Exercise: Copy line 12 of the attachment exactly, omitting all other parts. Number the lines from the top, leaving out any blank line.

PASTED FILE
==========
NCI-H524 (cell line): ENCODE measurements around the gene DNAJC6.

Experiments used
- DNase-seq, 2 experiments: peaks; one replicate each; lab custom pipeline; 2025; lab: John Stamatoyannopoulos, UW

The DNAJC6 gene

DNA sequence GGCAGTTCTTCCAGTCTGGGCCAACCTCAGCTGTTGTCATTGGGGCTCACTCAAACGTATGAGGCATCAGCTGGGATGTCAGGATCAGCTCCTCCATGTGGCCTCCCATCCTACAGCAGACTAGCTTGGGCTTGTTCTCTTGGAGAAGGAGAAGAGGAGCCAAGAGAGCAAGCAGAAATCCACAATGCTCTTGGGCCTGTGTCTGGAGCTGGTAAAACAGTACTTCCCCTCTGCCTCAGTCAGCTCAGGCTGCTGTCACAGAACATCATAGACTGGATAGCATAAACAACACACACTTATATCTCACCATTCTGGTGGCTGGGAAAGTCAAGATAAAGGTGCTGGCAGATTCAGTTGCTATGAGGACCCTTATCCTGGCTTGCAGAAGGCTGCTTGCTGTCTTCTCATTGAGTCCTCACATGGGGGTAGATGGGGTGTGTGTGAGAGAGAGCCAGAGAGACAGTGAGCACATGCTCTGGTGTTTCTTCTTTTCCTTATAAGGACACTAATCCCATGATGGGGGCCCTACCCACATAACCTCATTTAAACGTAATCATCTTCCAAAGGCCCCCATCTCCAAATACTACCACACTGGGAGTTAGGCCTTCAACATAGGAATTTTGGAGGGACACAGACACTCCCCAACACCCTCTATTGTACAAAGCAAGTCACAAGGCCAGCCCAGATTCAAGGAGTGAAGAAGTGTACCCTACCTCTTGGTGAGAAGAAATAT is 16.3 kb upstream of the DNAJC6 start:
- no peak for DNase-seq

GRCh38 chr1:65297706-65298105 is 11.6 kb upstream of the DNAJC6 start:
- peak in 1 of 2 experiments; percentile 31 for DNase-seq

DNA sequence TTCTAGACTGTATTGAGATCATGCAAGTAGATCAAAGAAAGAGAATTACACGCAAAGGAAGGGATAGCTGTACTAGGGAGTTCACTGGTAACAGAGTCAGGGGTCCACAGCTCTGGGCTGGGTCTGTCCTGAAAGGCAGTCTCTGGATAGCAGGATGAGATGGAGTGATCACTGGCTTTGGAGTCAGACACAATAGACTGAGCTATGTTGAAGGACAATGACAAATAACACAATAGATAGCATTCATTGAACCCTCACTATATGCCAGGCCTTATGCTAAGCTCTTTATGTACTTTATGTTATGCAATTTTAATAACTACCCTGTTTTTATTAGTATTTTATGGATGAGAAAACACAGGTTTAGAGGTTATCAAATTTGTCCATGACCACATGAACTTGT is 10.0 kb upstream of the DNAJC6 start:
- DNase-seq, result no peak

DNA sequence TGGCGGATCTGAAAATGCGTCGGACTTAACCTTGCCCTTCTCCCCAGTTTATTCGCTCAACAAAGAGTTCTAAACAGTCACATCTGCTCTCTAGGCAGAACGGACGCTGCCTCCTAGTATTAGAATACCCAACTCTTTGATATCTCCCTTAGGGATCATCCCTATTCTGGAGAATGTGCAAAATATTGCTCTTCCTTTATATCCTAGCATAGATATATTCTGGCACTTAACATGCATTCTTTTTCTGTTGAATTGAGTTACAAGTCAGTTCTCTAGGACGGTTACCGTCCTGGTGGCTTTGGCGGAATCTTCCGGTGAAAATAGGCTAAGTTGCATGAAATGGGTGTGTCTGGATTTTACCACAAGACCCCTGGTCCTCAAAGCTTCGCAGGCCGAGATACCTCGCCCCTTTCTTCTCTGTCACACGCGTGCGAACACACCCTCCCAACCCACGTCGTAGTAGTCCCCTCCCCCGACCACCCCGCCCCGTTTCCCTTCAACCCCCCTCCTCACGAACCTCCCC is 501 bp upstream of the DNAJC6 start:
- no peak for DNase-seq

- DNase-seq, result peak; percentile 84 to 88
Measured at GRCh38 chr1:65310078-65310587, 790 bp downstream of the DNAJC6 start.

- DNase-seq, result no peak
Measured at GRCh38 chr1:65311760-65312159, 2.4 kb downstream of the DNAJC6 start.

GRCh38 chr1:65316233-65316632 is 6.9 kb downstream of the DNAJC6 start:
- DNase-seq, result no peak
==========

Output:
- no peak for DNase-seq